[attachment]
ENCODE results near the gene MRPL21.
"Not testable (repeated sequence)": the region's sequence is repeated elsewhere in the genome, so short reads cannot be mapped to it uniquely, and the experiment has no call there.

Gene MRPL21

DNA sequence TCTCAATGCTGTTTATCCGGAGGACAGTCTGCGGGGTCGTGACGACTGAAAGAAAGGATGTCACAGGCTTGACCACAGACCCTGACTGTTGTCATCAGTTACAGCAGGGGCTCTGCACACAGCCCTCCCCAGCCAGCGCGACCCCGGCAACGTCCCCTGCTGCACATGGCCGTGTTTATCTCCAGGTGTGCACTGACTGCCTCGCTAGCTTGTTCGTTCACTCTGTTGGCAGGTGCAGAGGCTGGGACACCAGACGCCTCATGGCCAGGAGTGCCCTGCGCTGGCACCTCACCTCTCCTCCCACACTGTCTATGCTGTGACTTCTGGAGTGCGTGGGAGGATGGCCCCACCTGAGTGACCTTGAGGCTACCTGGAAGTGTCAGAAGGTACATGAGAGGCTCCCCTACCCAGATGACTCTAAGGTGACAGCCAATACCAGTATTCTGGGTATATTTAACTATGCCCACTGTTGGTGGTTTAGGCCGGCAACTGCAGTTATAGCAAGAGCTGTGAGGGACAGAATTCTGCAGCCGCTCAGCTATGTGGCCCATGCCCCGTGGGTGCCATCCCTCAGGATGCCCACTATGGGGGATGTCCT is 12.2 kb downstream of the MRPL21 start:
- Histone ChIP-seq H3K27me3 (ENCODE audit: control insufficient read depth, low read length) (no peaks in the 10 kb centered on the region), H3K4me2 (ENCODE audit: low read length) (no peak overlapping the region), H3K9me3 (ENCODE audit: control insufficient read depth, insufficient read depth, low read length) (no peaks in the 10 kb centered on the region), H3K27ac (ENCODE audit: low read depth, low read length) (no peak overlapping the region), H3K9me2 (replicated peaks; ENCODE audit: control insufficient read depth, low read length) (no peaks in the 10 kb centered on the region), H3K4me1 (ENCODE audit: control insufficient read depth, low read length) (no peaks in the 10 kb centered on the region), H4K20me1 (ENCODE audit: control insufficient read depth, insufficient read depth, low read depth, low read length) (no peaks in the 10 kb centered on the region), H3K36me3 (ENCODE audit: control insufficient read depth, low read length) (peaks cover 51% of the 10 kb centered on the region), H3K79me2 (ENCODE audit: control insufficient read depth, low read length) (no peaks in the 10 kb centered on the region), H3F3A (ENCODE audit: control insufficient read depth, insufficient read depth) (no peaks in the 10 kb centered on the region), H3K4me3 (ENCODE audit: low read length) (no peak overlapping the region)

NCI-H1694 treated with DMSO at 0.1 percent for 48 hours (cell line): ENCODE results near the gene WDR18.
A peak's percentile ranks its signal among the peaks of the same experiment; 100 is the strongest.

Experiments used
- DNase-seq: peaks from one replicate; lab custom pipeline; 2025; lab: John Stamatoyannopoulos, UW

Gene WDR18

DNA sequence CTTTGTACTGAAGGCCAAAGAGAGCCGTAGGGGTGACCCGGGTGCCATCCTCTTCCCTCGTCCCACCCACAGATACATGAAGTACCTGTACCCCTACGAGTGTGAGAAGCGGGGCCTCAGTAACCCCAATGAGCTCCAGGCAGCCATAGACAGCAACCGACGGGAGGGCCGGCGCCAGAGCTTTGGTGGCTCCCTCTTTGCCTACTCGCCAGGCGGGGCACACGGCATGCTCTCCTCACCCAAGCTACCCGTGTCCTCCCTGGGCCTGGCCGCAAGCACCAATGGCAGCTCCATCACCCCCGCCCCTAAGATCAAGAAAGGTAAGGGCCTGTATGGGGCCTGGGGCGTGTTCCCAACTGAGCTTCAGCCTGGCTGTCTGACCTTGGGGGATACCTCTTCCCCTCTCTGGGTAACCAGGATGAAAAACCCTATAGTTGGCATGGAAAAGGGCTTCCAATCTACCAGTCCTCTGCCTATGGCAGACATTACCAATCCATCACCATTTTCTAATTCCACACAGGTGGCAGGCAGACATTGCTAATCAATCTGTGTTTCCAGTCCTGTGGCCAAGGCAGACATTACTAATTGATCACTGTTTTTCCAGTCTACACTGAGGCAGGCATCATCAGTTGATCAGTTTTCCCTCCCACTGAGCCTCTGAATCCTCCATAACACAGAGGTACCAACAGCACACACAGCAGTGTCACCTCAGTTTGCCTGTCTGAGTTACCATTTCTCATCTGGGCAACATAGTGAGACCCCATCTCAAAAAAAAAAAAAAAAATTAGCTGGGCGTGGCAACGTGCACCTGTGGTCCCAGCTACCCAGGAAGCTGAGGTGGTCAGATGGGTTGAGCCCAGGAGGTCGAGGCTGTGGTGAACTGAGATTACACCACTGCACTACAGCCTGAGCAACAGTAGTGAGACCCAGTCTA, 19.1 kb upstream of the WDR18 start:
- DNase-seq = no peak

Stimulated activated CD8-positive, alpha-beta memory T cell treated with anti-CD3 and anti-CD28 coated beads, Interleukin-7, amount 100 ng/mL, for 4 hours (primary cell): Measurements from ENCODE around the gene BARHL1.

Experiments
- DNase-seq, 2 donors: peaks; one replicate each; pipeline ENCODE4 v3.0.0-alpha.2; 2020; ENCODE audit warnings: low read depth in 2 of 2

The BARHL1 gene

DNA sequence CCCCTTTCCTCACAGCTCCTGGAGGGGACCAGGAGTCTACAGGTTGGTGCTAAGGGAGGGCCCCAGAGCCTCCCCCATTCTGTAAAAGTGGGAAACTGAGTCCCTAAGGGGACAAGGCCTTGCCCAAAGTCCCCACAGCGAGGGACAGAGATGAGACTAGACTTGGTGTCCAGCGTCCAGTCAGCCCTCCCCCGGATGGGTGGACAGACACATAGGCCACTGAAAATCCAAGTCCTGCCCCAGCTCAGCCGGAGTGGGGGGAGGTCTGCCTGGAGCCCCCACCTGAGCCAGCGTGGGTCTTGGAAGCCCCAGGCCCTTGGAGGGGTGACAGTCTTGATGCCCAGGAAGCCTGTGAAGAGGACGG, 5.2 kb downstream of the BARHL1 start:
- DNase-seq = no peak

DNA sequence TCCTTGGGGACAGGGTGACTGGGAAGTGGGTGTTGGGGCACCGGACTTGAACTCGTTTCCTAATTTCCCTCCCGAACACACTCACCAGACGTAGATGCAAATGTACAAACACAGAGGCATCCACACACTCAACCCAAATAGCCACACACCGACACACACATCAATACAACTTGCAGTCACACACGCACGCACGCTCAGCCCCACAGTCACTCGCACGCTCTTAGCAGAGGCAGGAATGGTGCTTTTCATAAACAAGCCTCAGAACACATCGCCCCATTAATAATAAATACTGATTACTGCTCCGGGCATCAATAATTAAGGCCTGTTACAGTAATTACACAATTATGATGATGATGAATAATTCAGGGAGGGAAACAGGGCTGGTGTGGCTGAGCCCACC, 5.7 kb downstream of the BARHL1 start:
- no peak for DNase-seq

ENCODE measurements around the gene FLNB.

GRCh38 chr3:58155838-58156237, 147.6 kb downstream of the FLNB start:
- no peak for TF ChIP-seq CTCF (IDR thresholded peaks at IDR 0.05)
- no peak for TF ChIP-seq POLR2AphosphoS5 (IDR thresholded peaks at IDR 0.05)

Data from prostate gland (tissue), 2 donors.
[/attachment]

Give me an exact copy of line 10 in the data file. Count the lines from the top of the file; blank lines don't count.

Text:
Gene WDR18